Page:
Yesterday, I did not turn around.
There was some comment
About how I'm a blonde now,
But, I'm not.
I let you pretend
That our house wasn't on fire.
"Do you like it?"
You ask this in a way that reminds me
you like to make my mouth your favorite fishing spot.
I've learned a lot about lying from you.
You only came over to look around.
But you've covered your eyes.
I look over and I see your child
Repeating the same mantra,
"I am not a dock, there are no fish here,"
We repeat this together until you leave.
And then you do.
Our life resumes.
Trigger Warning: Abuse, Sexual Abuse, Domestic Violence, Suicidal Ideation
Here I sit, watching in amazement as our community at Welcome Home Healing is evolving on its own, even after my advertising funds ran dry; Even though Pinterest only has a picture of our Logo, and a picture of a flower that I used when I wrote ‘Toothless Grace‘.
It has been pinned and saved by moms, veterans, (Thank you for your sacrifice. We salute you!) students, poets, and way more people than I ever expected it to reach.
For you, friend, (you reading this) I am so grateful. For seeing potential in me, for sticking around through the highs and the lows, for being peace in my life, when for the last sixteen or so years, peace has been the last thing I have felt.
This post is the most honest and important one you’ll read, so, please, stick around for it.
You’ll notice I talk about safety a lot around here, and it is with good reason.
Not so long ago, I sat in foster homes praying for death.
My mom passed away when I was ten years old, and it was not easy to reach me. It was not easy to get through to me. So, to keep a long story short, foster care was the road I headed down.
I was scared, hopeless, and forced to remain silent about what was happening around me.
If I told someone I was screamed at for getting the wrong mustard out of the refrigerator, I’d just be hurt worse.
When I tried to speak up about how I had to sleep with all of my clothes on, even my shoes because it was snowing outside and I was only permitted to sleep on a bare mattress, the mattress was taken away.
When the girl who slept next to me molested me and I didn’t fight back, I felt dirty and used because I didn’t say anything. I knew she had nowhere else to go either.
Then, when I did speak up about what happened, it was dismissed. I was the liar everyone said I was.
When I had a staph infection on my elbow that oozed yellow gunk and my foster parent covered it in cotton balls and wrapped my arm in duct tape, instead of taking me to the doctor, I wailed in the school’s office when a dean saw me scratching at it, and urged me to go home for treatment. There was nothing I could do but cry.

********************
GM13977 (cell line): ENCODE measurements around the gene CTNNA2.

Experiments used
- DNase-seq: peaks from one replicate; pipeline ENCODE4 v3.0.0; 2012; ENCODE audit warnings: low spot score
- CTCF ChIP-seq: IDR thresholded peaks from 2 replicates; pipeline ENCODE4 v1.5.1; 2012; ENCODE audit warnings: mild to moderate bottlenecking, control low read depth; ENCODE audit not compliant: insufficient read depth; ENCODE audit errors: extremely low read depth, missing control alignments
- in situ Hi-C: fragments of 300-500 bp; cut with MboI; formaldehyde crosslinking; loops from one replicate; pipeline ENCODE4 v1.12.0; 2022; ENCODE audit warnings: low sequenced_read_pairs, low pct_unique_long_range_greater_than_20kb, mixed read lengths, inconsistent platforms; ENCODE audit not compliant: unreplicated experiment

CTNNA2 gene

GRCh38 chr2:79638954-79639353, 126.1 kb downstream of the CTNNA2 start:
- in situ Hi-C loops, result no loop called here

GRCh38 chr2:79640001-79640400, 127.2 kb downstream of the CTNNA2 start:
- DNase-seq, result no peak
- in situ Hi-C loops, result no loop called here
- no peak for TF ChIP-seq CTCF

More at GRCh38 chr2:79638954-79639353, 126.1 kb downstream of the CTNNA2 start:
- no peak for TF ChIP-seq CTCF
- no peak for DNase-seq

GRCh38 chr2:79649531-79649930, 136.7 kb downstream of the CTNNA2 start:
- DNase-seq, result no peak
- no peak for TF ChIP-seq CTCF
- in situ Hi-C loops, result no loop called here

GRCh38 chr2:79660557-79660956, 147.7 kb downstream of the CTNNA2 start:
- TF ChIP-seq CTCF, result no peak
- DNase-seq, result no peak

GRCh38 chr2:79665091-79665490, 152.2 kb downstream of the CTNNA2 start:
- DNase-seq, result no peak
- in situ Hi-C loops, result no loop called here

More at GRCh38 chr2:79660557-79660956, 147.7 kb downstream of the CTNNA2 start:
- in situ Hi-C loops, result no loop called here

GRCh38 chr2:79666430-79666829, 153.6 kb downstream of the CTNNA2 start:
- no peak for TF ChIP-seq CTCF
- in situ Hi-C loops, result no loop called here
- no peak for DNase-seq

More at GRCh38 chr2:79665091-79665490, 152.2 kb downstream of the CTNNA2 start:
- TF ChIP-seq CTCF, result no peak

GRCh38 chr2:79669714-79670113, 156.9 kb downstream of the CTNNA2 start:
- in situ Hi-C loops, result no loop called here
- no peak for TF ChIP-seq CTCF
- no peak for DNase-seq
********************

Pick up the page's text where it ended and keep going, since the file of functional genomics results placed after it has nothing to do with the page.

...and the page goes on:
When I fell face-down on concrete strapped to my wheelchair and was then made to crawl on concrete to the car, while the foster parent revved the engine while half of me was still hanging out of the door, I remained silent.
When I was forced to stay in one corner of a house as punishment between an air-vent and a twin-sized mattress, not allowed to enter another part of the house, still I remained silent.
I would go to school, and it would go by so fast because I was scared to go ‘home’.
Abusers are marvelous oppressors.
Your silence – not theirs – is their greatest weapon.
Abusers isolate you,
they cut off all avenues of healthy communication between you and the people who actually do care about you.
This is easy to do to a foster child, they have no one to advocate for them to begin with.
I spent many nights hoping morning would elude me, but it never did.
Believe it or not, I am so grateful that death had not come for me. I would not be able to sit here in my apartment, that is filled with love, and my wonderful dogs, and hamsters, and my wife who is asleep in our bedroom.
If I had remained silent, if I had not trusted God, I do believe I would have died.
Since then I have been in contact with more bullies, abusers, and the like. Though I may not have wanted to, I have seen them for what they are and opened my mouth (when it was safe to do so). I have helped more people escape abuse, in hopes that they would remember to take their own power back.
I try earnestly to help them find their inner voice.
Abusers chip away at the core of the very person’s willpower – their self-esteem – and their job is done.
They know that communication, big mouths, effective communicators, light-seekers, and lovers, are a threat to their plan.
How do abusers keep a person trapped?
- Take away their courage to speak the truth.
- Break their spine, without even touching them.
- Make them forget who they are, slowly.
- Poison the water in which they, and everyone else swims.
- Normalize the behavior.
- Provide a necessity – money, food, shelter, and make the victim feel as though they’d be powerless without the abuser.
If you are being abused, if any of this sounds even the slightest bit familiar to you, I want you to know that you are beautiful and powerful, and if you are not safe in your home, in your body, mind or soul, you are welcome here at welcomehomehealing.com
When you are ready and in a safe place to do so, you can reach out to:
Domestic Abuse Hotline
https://www.thehotline.org/ (Do this in a place away from home. Be mindful of your internet usage!)
If you are suicidal or feel unable to cope –
text home to 741741, someone will be there to support you through your moment of crisis.
You are not alone. You are not a victim. There is a life waiting for you.
I love you.